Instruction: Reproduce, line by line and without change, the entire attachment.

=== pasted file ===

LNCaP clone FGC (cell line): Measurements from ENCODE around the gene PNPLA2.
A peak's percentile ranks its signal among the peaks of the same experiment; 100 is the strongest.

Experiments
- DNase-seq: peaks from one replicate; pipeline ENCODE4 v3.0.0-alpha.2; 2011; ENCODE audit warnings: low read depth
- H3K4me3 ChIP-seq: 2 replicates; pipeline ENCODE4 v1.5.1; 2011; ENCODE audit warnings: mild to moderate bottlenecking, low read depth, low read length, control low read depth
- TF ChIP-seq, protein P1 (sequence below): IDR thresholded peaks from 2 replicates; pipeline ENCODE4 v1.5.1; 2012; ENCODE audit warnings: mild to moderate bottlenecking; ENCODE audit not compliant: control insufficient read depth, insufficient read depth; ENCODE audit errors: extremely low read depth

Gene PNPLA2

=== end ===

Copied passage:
LNCaP clone FGC (cell line): Measurements from ENCODE around the gene PNPLA2.
A peak's percentile ranks its signal among the peaks of the same experiment; 100 is the strongest.

Experiments
- DNase-seq: peaks from one replicate; pipeline ENCODE4 v3.0.0-alpha.2; 2011; ENCODE audit warnings: low read depth
- H3K4me3 ChIP-seq: 2 replicates; pipeline ENCODE4 v1.5.1; 2011; ENCODE audit warnings: mild to moderate bottlenecking, low read depth, low read length, control low read depth
- TF ChIP-seq, protein P1 (sequence below): IDR thresholded peaks from 2 replicates; pipeline ENCODE4 v1.5.1; 2012; ENCODE audit warnings: mild to moderate bottlenecking; ENCODE audit not compliant: control insufficient read depth, insufficient read depth; ENCODE audit errors: extremely low read depth

Gene PNPLA2